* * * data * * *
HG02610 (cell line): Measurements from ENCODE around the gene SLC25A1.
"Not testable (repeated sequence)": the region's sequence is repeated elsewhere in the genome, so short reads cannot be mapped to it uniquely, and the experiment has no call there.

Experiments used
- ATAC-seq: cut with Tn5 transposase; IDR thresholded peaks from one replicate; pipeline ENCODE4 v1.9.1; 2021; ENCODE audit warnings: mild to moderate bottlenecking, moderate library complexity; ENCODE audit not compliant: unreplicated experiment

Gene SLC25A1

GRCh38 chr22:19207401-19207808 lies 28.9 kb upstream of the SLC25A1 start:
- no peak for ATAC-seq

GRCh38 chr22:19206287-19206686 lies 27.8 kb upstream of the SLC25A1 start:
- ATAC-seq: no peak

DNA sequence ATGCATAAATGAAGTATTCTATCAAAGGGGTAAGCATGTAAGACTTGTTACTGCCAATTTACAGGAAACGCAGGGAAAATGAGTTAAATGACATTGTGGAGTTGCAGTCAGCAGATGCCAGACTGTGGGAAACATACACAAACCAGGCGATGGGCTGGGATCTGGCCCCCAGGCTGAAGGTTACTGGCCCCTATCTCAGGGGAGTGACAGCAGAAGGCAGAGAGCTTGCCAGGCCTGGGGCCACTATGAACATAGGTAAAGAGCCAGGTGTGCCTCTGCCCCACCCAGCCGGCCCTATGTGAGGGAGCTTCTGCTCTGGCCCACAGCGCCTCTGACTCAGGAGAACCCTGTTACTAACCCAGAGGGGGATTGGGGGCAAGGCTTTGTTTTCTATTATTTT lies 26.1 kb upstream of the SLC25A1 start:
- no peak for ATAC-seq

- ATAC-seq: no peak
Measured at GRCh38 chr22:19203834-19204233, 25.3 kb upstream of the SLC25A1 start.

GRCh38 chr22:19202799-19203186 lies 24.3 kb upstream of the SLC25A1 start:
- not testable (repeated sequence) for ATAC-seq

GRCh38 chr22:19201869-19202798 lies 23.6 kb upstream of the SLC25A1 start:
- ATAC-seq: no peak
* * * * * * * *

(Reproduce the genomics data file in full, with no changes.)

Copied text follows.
HG02610 (cell line): Measurements from ENCODE around the gene SLC25A1.
"Not testable (repeated sequence)": the region's sequence is repeated elsewhere in the genome, so short reads cannot be mapped to it uniquely, and the experiment has no call there.

Experiments used
- ATAC-seq: cut with Tn5 transposase; IDR thresholded peaks from one replicate; pipeline ENCODE4 v1.9.1; 2021; ENCODE audit warnings: mild to moderate bottlenecking, moderate library complexity; ENCODE audit not compliant: unreplicated experiment

Gene SLC25A1

GRCh38 chr22:19207401-19207808 lies 28.9 kb upstream of the SLC25A1 start:
- no peak for ATAC-seq

GRCh38 chr22:19206287-19206686 lies 27.8 kb upstream of the SLC25A1 start:
- ATAC-seq: no peak

DNA sequence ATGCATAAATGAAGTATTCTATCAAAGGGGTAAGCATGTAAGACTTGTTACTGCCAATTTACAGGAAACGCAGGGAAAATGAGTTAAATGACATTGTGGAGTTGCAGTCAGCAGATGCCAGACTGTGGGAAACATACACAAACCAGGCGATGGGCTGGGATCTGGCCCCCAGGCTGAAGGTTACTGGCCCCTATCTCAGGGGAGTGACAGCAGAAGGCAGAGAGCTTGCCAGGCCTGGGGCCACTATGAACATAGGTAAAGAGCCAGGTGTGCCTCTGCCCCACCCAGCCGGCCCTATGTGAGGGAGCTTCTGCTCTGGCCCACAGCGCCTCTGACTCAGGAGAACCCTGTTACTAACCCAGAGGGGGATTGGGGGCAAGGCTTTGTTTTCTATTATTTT lies 26.1 kb upstream of the SLC25A1 start:
- no peak for ATAC-seq

- ATAC-seq: no peak
Measured at GRCh38 chr22:19203834-19204233, 25.3 kb upstream of the SLC25A1 start.

GRCh38 chr22:19202799-19203186 lies 24.3 kb upstream of the SLC25A1 start:
- not testable (repeated sequence) for ATAC-seq

GRCh38 chr22:19201869-19202798 lies 23.6 kb upstream of the SLC25A1 start:
- ATAC-seq: no peak